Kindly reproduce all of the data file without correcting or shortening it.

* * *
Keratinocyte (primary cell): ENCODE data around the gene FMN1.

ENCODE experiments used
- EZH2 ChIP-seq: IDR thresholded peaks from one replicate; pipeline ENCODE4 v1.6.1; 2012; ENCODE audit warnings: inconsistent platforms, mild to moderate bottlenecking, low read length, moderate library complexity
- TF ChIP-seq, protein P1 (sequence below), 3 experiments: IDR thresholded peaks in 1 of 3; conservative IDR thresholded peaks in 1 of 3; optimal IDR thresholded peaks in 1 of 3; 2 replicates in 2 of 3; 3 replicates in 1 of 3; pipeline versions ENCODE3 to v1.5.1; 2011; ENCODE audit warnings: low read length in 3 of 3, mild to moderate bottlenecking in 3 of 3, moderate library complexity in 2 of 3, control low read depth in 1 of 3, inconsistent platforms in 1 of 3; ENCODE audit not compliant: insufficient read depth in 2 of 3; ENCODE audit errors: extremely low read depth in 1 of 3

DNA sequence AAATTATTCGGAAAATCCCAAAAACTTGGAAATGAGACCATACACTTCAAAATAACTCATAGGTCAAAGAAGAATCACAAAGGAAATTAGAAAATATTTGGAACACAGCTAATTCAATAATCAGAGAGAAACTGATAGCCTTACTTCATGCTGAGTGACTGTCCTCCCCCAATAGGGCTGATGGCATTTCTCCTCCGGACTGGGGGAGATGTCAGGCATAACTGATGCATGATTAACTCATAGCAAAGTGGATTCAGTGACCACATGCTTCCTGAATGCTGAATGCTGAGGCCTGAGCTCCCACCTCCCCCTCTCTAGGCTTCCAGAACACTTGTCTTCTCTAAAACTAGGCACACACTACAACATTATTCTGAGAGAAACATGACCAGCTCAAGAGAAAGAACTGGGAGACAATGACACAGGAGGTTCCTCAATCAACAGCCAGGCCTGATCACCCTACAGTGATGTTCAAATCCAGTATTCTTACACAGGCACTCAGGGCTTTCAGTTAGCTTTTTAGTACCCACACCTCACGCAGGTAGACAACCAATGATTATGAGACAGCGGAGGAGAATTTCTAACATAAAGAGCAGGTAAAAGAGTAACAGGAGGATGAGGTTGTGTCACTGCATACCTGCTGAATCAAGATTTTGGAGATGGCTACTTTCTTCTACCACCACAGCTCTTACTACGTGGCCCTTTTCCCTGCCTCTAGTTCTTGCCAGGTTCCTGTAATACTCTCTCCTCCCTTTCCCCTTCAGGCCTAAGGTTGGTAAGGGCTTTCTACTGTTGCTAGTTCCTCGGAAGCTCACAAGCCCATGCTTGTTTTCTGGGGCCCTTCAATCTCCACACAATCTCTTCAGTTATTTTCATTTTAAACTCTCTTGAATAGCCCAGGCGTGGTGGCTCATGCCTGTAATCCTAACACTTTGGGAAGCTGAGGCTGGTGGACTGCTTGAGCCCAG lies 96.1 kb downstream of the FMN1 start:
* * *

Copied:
Keratinocyte (primary cell): ENCODE data around the gene FMN1.

ENCODE experiments used
- EZH2 ChIP-seq: IDR thresholded peaks from one replicate; pipeline ENCODE4 v1.6.1; 2012; ENCODE audit warnings: inconsistent platforms, mild to moderate bottlenecking, low read length, moderate library complexity
- TF ChIP-seq, protein P1 (sequence below), 3 experiments: IDR thresholded peaks in 1 of 3; conservative IDR thresholded peaks in 1 of 3; optimal IDR thresholded peaks in 1 of 3; 2 replicates in 2 of 3; 3 replicates in 1 of 3; pipeline versions ENCODE3 to v1.5.1; 2011; ENCODE audit warnings: low read length in 3 of 3, mild to moderate bottlenecking in 3 of 3, moderate library complexity in 2 of 3, control low read depth in 1 of 3, inconsistent platforms in 1 of 3; ENCODE audit not compliant: insufficient read depth in 2 of 3; ENCODE audit errors: extremely low read depth in 1 of 3

DNA sequence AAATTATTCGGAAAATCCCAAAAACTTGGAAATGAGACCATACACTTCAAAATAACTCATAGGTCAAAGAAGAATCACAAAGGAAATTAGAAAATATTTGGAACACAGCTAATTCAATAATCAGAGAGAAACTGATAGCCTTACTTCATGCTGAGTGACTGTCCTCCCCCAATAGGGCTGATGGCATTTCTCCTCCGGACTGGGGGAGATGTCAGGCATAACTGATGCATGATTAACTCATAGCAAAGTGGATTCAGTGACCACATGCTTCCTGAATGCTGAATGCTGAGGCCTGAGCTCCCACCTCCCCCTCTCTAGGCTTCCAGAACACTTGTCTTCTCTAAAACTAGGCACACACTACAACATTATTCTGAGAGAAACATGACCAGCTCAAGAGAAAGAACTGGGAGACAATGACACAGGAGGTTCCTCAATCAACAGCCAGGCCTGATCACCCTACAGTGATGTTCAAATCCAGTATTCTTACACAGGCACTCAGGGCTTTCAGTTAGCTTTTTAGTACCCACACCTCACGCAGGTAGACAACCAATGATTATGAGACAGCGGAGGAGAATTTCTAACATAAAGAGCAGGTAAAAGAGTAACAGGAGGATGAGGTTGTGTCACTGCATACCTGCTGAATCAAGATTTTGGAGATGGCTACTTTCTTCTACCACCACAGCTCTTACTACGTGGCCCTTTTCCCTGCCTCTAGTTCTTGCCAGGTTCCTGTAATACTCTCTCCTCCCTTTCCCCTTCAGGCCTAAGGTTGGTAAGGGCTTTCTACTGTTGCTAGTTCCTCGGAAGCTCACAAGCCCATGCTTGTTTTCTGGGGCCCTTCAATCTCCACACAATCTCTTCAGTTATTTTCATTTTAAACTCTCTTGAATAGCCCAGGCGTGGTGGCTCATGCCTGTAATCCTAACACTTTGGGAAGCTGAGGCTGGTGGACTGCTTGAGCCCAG lies 96.1 kb downstream of the FMN1 start: